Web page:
Ten times the Kirbys, ten times the cuteness, ten times the fun
As of late, Kirby has had one weird knack for attracting evil sorcerers who want to destroy his life in one way or another, something that is hard to believe since when somebody spots the little pink dude chances are you want to hug him, instead of bestowing an evil spell upon him. But as these evil wizards seem to accidentally trigger great gameplay mechanics with their curses, it is hard to complain. And that is what happens when one day, strolling around, Kirby is hit with a wizardry that breaks him apart into ten smaller versions of himself, nine of which are promptly killed by the wizard Necrodeus. Knowing that he cannot do much by himself, the lone tiny puffball sets out to venture through Popstar, recover his fallen versions to hopefully have enough power to beat down the wizard as an army of ten. And that is when the simple platforming of Kirby games meets Pikmin gameplay.
Everything in the game is done via the touch controls. Touch a spot on the screen and your army of Kirbys will readily move in that direction, tap an enemy and they will mount an attack and touch one of your pink soldiers and do a quick sliding motion to fling him into a higher ledge or into a wall that needs to be broken. And that is pretty much all there is to it, it couldn't have possibly been simpler, more intuitive and – consequently – more exciting to play. At the beginning of each world your Kirby army will only have one member, and in order to make it grow to up to ten characters players will have to eat as many fruits as possible, for each 100 points one new Kirby will spring to life. At first, all Kirbys will be pink-colored, but when hit by an enemy or harmed by one of the stages' traps, they will turn blue; with one more hit, they will die and become angels that slowly fly to heaven, giving players time to bring them back to life before they soar out of the screen.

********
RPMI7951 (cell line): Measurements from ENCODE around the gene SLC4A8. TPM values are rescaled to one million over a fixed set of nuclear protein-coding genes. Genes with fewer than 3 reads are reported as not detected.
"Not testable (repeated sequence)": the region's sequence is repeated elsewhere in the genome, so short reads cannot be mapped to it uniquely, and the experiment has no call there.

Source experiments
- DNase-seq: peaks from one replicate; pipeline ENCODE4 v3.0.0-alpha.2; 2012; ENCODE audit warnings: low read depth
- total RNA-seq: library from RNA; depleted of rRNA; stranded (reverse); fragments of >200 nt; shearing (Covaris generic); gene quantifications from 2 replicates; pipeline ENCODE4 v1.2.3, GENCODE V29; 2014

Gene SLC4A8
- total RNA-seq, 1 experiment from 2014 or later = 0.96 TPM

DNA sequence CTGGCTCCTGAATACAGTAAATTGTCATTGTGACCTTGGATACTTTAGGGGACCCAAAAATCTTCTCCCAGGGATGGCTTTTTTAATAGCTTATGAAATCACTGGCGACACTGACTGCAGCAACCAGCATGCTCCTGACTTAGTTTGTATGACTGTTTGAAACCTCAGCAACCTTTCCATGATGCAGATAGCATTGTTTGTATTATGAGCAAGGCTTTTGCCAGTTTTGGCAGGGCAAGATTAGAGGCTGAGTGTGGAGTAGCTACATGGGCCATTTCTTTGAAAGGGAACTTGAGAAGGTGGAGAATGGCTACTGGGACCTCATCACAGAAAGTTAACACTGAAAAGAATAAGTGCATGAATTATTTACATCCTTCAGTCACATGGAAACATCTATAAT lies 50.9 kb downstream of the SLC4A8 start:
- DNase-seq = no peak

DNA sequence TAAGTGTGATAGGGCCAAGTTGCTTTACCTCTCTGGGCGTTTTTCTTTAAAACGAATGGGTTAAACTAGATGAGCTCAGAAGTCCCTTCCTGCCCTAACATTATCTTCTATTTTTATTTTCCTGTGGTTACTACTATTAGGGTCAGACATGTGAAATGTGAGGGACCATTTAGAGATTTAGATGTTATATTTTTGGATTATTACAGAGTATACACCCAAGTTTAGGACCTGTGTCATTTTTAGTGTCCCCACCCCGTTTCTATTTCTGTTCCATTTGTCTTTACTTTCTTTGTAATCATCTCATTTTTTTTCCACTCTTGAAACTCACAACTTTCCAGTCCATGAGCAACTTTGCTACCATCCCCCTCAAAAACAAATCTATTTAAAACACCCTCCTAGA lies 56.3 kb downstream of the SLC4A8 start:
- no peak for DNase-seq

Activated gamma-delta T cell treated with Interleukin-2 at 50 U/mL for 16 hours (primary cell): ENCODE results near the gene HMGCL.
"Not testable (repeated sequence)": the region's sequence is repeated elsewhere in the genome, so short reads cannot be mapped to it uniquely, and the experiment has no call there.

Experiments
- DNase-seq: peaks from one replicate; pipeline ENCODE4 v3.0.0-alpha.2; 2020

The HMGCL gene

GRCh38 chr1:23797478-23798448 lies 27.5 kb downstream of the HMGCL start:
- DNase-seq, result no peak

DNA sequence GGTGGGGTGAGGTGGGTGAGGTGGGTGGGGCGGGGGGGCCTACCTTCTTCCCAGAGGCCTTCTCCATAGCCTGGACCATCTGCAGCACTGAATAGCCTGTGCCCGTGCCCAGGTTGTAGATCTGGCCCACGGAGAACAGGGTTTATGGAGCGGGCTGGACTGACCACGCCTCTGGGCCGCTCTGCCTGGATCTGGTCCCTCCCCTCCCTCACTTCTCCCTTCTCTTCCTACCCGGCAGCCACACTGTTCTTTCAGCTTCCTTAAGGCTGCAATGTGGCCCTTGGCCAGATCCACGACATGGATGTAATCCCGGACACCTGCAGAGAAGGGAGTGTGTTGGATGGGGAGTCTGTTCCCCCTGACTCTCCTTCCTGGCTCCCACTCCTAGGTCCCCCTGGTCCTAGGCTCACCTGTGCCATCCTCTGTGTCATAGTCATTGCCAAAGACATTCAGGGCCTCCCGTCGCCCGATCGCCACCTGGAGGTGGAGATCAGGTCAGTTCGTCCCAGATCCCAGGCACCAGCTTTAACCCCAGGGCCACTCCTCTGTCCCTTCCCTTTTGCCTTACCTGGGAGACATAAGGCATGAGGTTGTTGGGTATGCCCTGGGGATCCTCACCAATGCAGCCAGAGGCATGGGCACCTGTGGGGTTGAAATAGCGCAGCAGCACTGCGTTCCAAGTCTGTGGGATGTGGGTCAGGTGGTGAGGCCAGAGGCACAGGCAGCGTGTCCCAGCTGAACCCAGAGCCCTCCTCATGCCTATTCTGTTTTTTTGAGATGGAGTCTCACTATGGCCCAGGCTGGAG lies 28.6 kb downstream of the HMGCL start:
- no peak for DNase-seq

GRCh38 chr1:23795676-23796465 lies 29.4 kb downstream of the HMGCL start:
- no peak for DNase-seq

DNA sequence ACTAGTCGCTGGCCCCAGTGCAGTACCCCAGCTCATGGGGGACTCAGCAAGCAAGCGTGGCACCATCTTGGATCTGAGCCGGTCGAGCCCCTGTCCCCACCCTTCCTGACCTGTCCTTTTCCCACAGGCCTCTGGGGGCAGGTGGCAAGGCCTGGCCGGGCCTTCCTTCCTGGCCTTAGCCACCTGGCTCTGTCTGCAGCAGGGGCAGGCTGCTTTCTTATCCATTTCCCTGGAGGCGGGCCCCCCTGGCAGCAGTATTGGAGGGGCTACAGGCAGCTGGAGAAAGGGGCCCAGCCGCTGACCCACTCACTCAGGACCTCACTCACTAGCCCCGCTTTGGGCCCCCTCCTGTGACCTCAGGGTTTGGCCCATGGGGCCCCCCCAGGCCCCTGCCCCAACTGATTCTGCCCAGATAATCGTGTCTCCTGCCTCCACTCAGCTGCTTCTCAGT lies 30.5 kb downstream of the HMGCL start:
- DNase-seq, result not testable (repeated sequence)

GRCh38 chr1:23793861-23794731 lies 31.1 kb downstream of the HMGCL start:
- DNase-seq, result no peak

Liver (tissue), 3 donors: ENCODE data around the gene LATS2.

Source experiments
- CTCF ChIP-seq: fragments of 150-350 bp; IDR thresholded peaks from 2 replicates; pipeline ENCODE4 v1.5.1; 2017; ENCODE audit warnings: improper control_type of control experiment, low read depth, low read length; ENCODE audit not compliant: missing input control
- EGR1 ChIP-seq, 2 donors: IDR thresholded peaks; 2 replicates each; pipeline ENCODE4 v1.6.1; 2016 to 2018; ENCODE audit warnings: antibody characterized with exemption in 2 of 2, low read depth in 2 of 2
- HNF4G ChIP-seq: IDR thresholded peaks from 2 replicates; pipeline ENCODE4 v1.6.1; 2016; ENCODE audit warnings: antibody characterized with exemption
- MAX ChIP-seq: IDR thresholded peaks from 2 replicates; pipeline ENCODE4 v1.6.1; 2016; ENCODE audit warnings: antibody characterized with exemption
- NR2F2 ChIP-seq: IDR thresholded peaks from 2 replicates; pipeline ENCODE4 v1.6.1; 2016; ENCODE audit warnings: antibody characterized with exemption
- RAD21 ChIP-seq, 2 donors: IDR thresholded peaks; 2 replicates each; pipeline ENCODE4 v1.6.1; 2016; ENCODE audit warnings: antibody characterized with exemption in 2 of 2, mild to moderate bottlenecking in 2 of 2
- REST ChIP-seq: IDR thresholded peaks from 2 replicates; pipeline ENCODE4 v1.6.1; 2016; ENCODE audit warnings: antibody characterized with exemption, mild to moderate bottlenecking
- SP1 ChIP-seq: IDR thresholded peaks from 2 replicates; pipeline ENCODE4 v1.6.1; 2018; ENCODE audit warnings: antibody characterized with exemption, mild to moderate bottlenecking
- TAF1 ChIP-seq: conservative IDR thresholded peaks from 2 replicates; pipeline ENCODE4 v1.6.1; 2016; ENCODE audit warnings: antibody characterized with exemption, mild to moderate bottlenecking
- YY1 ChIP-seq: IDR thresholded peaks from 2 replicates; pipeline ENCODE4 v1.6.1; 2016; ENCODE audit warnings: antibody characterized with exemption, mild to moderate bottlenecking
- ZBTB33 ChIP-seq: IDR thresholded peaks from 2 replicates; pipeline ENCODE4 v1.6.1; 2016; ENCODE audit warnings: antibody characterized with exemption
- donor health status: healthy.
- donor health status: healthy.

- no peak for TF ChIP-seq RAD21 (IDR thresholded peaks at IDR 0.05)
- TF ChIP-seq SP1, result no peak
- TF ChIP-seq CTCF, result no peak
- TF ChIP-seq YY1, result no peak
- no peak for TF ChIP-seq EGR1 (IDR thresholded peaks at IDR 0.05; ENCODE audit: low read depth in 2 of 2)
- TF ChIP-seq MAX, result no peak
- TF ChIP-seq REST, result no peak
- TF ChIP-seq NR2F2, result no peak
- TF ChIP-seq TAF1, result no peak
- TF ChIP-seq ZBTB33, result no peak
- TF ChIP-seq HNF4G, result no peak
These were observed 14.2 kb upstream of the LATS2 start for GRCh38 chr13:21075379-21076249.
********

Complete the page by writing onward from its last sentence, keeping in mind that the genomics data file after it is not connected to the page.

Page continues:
Managing an army solely with touch controls can seem a little bit on the tough side when you think about the concept, but Kirby Mass Attack takes things slowly enough for less-skilled players to get the hang of it naturally. The game is very easy throughout its first world, so easy that a lot of screen-mashing can get you through it without any big problems. However, by the time the second world is reached things start picking up really fast as enemies create defenses that will require a lot of attention from players as to when to execute their attacks, and the stages get a lot harder occasionally featuring situations that if players are not fast enough, they will lose their entire squad and have to start again from the beginning of the stage. What is most surprising about Kirby Mass Attack is that it is probably the hardest Kirby game ever, it doesn't get close to being frustrating, but there is some genuine challenge in here.